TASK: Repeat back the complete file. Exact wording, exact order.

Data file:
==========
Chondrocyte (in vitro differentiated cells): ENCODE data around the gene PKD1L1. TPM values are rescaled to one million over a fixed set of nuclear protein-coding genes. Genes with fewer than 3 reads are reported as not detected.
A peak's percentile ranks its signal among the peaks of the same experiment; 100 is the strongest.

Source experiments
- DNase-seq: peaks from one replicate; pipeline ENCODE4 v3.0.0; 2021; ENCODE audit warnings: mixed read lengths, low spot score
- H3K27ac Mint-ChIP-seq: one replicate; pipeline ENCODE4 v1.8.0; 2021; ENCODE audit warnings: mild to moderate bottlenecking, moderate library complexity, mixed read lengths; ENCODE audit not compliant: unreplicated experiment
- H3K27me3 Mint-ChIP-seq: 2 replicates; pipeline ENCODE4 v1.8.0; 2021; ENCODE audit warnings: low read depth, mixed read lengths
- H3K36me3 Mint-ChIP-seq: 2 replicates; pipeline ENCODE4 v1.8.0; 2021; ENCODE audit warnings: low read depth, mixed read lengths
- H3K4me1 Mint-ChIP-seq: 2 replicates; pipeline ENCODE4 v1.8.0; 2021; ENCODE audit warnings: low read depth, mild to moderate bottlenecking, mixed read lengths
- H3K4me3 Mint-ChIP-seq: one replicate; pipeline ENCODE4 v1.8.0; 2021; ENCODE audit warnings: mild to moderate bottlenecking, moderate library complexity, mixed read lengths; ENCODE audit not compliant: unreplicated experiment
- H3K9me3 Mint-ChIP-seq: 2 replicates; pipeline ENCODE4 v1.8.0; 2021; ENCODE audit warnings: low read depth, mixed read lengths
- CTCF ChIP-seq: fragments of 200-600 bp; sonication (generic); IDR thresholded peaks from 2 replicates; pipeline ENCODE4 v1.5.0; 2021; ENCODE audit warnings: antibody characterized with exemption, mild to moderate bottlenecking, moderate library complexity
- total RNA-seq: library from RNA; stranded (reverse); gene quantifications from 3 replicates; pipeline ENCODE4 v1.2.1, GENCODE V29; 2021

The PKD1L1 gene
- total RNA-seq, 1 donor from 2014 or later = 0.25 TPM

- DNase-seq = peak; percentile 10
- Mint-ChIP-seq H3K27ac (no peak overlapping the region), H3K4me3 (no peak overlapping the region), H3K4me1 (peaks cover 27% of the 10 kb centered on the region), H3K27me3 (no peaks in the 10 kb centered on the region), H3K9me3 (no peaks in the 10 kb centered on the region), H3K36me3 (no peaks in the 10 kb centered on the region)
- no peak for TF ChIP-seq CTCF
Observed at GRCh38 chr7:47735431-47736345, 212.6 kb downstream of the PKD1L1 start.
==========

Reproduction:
Chondrocyte (in vitro differentiated cells): ENCODE data around the gene PKD1L1. TPM values are rescaled to one million over a fixed set of nuclear protein-coding genes. Genes with fewer than 3 reads are reported as not detected.
A peak's percentile ranks its signal among the peaks of the same experiment; 100 is the strongest.

Source experiments
- DNase-seq: peaks from one replicate; pipeline ENCODE4 v3.0.0; 2021; ENCODE audit warnings: mixed read lengths, low spot score
- H3K27ac Mint-ChIP-seq: one replicate; pipeline ENCODE4 v1.8.0; 2021; ENCODE audit warnings: mild to moderate bottlenecking, moderate library complexity, mixed read lengths; ENCODE audit not compliant: unreplicated experiment
- H3K27me3 Mint-ChIP-seq: 2 replicates; pipeline ENCODE4 v1.8.0; 2021; ENCODE audit warnings: low read depth, mixed read lengths
- H3K36me3 Mint-ChIP-seq: 2 replicates; pipeline ENCODE4 v1.8.0; 2021; ENCODE audit warnings: low read depth, mixed read lengths
- H3K4me1 Mint-ChIP-seq: 2 replicates; pipeline ENCODE4 v1.8.0; 2021; ENCODE audit warnings: low read depth, mild to moderate bottlenecking, mixed read lengths
- H3K4me3 Mint-ChIP-seq: one replicate; pipeline ENCODE4 v1.8.0; 2021; ENCODE audit warnings: mild to moderate bottlenecking, moderate library complexity, mixed read lengths; ENCODE audit not compliant: unreplicated experiment
- H3K9me3 Mint-ChIP-seq: 2 replicates; pipeline ENCODE4 v1.8.0; 2021; ENCODE audit warnings: low read depth, mixed read lengths
- CTCF ChIP-seq: fragments of 200-600 bp; sonication (generic); IDR thresholded peaks from 2 replicates; pipeline ENCODE4 v1.5.0; 2021; ENCODE audit warnings: antibody characterized with exemption, mild to moderate bottlenecking, moderate library complexity
- total RNA-seq: library from RNA; stranded (reverse); gene quantifications from 3 replicates; pipeline ENCODE4 v1.2.1, GENCODE V29; 2021

The PKD1L1 gene
- total RNA-seq, 1 donor from 2014 or later = 0.25 TPM

- DNase-seq = peak; percentile 10
- Mint-ChIP-seq H3K27ac (no peak overlapping the region), H3K4me3 (no peak overlapping the region), H3K4me1 (peaks cover 27% of the 10 kb centered on the region), H3K27me3 (no peaks in the 10 kb centered on the region), H3K9me3 (no peaks in the 10 kb centered on the region), H3K36me3 (no peaks in the 10 kb centered on the region)
- no peak for TF ChIP-seq CTCF
Observed at GRCh38 chr7:47735431-47736345, 212.6 kb downstream of the PKD1L1 start.